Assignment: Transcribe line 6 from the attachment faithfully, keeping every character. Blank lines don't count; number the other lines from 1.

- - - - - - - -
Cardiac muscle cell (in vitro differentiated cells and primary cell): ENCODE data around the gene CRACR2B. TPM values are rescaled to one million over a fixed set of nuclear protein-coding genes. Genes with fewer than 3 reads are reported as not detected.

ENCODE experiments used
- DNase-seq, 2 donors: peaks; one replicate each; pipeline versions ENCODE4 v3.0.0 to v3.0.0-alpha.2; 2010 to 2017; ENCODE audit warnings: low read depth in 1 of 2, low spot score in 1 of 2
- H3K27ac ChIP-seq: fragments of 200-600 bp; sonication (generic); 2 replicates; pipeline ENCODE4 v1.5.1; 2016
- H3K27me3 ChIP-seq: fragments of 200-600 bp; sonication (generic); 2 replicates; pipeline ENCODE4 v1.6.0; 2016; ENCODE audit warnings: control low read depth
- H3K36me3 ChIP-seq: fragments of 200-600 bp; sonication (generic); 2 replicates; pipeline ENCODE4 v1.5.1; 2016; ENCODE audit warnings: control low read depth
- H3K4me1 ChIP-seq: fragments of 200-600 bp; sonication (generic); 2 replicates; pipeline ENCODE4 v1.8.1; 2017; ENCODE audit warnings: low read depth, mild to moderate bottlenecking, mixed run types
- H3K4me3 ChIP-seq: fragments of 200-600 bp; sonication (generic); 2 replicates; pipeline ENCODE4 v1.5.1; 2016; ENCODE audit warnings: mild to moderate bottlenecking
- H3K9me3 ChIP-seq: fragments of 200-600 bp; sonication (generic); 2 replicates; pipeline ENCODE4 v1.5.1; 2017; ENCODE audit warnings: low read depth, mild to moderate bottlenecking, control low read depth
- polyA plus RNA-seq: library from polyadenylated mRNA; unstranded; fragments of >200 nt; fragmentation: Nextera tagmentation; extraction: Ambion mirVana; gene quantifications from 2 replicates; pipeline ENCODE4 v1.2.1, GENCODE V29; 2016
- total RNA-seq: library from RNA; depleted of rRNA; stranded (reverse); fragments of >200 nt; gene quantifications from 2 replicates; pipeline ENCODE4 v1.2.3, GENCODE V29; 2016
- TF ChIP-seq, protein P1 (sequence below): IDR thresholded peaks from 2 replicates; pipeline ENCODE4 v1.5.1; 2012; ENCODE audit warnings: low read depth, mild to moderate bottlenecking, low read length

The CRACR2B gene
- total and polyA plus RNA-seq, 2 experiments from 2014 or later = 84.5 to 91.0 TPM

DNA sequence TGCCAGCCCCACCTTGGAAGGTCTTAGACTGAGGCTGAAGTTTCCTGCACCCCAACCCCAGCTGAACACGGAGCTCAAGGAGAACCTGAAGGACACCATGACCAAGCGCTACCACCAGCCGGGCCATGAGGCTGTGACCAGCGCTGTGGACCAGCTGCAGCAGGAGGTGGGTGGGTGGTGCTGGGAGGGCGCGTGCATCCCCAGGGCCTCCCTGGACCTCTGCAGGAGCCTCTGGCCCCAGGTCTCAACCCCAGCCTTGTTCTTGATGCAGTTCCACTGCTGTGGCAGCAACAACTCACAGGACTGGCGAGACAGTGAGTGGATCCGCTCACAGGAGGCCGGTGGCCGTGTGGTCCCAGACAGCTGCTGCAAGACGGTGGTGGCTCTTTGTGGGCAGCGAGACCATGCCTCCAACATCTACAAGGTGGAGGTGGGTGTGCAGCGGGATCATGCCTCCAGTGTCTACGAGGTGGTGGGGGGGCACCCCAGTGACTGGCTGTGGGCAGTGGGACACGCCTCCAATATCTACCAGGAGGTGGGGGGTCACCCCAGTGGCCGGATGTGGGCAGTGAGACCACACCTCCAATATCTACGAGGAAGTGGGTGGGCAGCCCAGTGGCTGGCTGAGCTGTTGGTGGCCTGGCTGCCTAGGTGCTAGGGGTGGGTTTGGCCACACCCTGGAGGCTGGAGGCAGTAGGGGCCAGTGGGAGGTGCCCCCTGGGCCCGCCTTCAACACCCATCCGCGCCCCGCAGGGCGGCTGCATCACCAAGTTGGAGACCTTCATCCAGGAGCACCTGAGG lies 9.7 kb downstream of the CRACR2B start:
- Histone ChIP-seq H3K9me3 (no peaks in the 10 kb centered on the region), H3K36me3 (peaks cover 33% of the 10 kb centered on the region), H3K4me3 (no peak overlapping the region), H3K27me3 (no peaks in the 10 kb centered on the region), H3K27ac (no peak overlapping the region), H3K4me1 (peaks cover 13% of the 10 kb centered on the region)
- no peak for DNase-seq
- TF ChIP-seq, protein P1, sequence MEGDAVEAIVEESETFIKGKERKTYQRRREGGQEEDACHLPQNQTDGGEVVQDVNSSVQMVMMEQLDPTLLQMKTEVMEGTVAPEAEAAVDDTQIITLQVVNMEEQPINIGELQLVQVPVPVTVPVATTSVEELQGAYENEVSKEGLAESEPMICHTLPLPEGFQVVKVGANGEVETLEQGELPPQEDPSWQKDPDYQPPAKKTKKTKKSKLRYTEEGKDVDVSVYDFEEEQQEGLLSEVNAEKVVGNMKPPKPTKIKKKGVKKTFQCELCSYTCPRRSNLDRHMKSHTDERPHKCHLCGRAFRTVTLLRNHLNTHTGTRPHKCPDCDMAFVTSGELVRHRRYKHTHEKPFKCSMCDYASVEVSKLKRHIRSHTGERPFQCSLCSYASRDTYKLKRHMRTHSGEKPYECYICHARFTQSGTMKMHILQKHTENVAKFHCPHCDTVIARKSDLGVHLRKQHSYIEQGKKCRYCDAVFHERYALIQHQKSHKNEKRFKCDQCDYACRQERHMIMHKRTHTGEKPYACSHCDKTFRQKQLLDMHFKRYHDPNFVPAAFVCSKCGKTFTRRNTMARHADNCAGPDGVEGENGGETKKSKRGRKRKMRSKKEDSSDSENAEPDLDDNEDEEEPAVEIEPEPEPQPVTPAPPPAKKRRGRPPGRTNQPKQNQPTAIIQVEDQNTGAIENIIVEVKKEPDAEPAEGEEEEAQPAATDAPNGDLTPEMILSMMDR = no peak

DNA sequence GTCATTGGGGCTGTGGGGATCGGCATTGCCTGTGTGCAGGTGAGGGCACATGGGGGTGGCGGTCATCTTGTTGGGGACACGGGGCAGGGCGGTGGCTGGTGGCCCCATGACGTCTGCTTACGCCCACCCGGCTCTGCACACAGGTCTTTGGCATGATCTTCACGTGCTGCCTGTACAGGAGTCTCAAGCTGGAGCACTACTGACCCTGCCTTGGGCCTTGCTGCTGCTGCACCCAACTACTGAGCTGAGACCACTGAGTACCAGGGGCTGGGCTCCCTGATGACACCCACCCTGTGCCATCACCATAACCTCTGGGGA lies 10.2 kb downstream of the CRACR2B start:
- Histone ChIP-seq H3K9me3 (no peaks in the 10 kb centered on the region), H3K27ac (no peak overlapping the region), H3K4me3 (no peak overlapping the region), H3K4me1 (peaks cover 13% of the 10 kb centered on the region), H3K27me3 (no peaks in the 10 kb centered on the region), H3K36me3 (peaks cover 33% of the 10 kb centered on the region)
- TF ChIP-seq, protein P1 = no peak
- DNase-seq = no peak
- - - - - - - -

- H3K36me3 ChIP-seq: fragments of 200-600 bp; sonication (generic); 2 replicates; pipeline ENCODE4 v1.5.1; 2016; ENCODE audit warnings: control low read depth